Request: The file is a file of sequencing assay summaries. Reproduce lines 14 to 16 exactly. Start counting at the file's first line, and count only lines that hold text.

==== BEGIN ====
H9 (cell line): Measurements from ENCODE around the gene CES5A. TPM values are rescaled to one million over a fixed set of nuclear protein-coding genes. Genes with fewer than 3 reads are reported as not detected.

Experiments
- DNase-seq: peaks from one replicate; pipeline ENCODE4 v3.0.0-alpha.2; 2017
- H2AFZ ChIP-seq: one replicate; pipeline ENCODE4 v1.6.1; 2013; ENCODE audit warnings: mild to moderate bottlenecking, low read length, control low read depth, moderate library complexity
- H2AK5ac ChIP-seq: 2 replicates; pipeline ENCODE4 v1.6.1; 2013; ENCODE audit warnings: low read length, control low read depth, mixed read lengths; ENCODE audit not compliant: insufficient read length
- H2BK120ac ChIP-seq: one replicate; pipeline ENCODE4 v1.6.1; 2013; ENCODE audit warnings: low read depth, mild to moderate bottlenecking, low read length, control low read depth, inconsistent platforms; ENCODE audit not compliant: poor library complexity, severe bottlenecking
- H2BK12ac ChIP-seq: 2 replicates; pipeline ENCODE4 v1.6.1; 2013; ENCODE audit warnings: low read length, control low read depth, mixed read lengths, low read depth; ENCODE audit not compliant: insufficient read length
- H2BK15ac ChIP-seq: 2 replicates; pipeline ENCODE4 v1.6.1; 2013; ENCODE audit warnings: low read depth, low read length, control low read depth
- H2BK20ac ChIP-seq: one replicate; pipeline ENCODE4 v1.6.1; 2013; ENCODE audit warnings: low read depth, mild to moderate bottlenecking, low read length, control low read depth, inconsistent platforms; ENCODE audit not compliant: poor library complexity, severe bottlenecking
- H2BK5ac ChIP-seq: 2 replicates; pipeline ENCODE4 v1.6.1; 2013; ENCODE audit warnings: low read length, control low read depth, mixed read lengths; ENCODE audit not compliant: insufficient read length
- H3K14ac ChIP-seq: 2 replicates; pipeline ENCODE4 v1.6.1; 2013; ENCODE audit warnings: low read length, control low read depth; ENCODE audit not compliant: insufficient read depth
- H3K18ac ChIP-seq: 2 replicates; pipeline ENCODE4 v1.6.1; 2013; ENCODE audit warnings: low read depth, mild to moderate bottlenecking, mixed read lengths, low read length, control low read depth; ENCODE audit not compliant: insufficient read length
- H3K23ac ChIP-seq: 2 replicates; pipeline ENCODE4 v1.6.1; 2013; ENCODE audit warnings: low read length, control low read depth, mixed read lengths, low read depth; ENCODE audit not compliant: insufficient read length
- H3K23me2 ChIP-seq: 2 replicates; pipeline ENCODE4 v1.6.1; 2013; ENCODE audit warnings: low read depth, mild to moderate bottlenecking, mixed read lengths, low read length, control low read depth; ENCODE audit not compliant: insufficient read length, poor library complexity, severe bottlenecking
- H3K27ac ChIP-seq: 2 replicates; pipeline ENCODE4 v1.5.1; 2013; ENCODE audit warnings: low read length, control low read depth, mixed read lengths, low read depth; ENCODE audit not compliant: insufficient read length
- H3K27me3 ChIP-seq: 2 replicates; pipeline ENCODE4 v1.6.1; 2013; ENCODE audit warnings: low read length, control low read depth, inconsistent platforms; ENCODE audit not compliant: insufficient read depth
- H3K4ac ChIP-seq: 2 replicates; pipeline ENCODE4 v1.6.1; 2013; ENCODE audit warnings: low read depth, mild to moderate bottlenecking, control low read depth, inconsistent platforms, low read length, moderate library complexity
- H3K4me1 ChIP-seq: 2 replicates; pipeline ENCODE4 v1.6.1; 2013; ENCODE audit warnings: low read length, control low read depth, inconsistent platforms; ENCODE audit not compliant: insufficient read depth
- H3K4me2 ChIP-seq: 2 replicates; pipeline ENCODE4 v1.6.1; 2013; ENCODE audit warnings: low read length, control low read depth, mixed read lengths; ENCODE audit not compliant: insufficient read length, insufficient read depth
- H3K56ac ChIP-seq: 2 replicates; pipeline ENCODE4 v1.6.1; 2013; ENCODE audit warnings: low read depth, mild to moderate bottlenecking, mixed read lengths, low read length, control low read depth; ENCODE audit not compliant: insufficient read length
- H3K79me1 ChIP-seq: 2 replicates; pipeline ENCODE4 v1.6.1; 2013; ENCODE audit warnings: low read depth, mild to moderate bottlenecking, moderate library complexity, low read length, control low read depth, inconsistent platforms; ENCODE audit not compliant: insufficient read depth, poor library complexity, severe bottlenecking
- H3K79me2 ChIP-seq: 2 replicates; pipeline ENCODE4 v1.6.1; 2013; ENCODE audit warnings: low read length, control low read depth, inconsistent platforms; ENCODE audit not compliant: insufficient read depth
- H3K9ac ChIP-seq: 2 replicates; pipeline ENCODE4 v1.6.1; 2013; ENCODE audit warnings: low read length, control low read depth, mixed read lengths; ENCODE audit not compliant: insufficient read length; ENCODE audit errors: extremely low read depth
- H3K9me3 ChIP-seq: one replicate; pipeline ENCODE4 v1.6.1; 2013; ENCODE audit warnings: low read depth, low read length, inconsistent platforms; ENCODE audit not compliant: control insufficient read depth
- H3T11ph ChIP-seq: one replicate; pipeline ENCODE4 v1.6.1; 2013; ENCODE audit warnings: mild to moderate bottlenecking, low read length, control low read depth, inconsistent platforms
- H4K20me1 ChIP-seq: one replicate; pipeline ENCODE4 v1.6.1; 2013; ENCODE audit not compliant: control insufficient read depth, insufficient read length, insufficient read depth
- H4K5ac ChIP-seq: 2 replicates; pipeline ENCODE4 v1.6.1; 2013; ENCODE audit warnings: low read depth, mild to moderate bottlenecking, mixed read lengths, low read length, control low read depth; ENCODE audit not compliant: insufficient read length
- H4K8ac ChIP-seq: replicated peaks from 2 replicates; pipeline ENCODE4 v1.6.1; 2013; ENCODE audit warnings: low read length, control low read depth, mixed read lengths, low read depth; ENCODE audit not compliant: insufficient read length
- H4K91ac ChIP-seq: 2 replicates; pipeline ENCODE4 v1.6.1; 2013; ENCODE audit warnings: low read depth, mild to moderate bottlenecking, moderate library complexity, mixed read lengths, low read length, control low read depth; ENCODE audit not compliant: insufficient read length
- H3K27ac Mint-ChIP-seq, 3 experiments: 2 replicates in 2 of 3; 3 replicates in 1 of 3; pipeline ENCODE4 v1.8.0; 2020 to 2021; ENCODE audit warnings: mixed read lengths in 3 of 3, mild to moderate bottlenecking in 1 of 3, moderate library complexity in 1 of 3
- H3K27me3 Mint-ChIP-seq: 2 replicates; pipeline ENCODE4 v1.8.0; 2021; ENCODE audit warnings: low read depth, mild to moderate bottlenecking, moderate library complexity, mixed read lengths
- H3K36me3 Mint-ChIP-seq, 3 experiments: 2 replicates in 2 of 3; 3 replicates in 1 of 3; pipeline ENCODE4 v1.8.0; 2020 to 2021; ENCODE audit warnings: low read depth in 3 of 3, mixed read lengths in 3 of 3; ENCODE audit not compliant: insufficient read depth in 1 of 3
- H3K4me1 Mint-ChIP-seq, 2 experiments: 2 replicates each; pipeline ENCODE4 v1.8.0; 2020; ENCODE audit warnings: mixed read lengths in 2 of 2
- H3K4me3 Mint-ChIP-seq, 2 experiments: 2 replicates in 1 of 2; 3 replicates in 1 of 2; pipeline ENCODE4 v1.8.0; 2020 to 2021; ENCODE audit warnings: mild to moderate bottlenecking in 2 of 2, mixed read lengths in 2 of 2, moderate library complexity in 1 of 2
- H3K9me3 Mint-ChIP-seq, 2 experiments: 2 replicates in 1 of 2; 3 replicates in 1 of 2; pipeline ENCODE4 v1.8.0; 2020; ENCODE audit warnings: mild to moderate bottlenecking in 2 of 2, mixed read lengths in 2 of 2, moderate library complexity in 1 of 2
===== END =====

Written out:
- H3K23me2 ChIP-seq: 2 replicates; pipeline ENCODE4 v1.6.1; 2013; ENCODE audit warnings: low read depth, mild to moderate bottlenecking, mixed read lengths, low read length, control low read depth; ENCODE audit not compliant: insufficient read length, poor library complexity, severe bottlenecking
- H3K27ac ChIP-seq: 2 replicates; pipeline ENCODE4 v1.5.1; 2013; ENCODE audit warnings: low read length, control low read depth, mixed read lengths, low read depth; ENCODE audit not compliant: insufficient read length
- H3K27me3 ChIP-seq: 2 replicates; pipeline ENCODE4 v1.6.1; 2013; ENCODE audit warnings: low read length, control low read depth, inconsistent platforms; ENCODE audit not compliant: insufficient read depth